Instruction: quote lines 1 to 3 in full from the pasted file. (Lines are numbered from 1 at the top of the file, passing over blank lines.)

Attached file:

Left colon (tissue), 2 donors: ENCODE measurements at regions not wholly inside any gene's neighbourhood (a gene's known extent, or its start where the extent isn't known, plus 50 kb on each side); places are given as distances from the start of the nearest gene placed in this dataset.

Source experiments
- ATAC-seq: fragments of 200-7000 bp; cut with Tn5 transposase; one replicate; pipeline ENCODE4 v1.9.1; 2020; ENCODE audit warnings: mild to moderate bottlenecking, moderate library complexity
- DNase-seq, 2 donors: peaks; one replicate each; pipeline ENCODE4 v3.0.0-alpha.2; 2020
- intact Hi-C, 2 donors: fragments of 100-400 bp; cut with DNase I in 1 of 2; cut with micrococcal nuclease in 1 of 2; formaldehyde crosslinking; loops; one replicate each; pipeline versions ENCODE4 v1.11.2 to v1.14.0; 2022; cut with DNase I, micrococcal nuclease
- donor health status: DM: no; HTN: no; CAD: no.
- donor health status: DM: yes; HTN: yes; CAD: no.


Left colon (tissue), 2 donors: ENCODE measurements at regions not wholly inside any gene's neighbourhood (a gene's known extent, or its start where the extent isn't known, plus 50 kb on each side); places are given as distances from the start of the nearest gene placed in this dataset.

Source experiments
- ATAC-seq: fragments of 200-7000 bp; cut with Tn5 transposase; one replicate; pipeline ENCODE4 v1.9.1; 2020; ENCODE audit warnings: mild to moderate bottlenecking, moderate library complexity